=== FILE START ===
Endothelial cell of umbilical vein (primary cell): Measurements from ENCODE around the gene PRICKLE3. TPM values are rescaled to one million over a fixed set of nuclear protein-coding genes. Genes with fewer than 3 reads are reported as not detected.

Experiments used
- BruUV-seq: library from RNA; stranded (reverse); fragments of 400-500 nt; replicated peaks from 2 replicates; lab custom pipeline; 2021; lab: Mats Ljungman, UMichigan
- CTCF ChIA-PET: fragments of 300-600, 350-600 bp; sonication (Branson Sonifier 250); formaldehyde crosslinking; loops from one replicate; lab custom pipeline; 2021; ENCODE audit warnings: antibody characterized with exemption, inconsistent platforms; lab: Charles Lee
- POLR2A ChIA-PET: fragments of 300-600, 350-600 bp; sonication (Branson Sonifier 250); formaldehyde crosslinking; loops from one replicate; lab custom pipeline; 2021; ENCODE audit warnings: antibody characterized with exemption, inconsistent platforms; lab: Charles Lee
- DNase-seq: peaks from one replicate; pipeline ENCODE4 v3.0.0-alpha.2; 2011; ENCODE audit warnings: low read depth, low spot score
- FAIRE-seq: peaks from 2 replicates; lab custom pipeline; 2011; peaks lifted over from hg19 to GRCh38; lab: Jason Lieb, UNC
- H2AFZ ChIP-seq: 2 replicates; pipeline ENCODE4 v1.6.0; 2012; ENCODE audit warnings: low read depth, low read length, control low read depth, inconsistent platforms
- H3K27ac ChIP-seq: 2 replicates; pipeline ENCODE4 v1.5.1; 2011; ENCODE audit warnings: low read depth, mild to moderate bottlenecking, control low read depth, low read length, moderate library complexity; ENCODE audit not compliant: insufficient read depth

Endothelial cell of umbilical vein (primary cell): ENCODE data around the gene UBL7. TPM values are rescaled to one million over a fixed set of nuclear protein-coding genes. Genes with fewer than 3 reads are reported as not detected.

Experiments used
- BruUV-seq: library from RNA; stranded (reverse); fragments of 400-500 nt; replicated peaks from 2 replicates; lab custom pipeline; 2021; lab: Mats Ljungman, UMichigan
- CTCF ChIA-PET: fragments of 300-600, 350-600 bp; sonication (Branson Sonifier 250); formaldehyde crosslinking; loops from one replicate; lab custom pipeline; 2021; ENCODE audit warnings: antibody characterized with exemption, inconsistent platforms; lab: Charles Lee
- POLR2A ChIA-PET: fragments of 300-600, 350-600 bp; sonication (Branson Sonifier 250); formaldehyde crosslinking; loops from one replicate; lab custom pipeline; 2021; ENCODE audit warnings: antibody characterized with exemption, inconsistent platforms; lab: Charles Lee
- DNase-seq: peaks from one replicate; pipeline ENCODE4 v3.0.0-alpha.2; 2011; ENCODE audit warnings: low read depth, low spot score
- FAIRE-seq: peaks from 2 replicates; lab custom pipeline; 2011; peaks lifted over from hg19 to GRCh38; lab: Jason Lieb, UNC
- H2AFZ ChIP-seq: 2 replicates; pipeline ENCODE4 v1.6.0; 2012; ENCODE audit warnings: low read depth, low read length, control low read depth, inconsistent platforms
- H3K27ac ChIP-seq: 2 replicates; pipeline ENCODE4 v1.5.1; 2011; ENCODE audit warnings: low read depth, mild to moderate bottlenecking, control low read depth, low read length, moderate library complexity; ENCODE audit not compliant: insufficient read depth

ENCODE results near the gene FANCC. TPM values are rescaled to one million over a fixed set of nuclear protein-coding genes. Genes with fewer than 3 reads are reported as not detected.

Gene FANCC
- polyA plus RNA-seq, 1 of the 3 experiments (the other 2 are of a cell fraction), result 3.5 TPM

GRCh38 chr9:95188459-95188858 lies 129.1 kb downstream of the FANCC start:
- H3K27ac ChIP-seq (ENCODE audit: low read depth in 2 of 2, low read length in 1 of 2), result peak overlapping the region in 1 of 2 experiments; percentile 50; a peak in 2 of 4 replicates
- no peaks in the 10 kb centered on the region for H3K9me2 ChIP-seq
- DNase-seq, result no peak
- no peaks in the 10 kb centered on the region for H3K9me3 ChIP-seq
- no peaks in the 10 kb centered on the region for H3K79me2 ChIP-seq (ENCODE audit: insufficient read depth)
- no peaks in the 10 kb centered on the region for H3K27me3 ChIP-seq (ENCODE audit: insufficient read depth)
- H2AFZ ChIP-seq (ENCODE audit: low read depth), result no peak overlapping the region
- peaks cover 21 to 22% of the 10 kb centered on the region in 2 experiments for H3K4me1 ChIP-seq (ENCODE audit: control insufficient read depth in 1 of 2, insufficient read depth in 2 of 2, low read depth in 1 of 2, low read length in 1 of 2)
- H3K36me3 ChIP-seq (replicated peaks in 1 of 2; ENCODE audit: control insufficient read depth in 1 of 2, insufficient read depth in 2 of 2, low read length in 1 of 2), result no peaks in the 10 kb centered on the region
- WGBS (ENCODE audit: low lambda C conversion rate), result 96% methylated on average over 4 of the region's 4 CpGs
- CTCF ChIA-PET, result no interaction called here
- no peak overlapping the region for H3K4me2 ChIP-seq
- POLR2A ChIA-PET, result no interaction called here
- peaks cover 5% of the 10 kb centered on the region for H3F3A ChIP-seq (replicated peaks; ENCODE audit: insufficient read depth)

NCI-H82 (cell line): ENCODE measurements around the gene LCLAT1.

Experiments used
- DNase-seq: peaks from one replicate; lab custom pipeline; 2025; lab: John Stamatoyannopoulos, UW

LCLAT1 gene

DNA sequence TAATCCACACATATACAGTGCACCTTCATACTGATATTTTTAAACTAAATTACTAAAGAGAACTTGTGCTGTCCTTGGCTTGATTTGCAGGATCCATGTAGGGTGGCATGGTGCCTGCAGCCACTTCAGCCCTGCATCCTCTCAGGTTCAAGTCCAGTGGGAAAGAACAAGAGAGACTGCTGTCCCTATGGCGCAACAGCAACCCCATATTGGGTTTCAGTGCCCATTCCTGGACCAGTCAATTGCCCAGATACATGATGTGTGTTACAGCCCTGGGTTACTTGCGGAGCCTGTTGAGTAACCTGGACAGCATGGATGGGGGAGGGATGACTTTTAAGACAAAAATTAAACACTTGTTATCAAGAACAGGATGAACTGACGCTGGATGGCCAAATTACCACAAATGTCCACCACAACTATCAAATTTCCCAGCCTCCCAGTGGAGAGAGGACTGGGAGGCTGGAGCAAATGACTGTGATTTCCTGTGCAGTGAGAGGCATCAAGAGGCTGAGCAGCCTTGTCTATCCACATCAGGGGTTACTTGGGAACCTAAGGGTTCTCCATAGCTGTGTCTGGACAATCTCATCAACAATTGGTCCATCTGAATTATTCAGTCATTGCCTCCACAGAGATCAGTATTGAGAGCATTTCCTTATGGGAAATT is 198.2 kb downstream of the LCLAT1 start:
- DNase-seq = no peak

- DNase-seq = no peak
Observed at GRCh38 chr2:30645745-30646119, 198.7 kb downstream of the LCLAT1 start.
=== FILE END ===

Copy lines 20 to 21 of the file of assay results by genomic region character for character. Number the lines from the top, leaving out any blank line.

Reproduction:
Gene FANCC
- polyA plus RNA-seq, 1 of the 3 experiments (the other 2 are of a cell fraction), result 3.5 TPM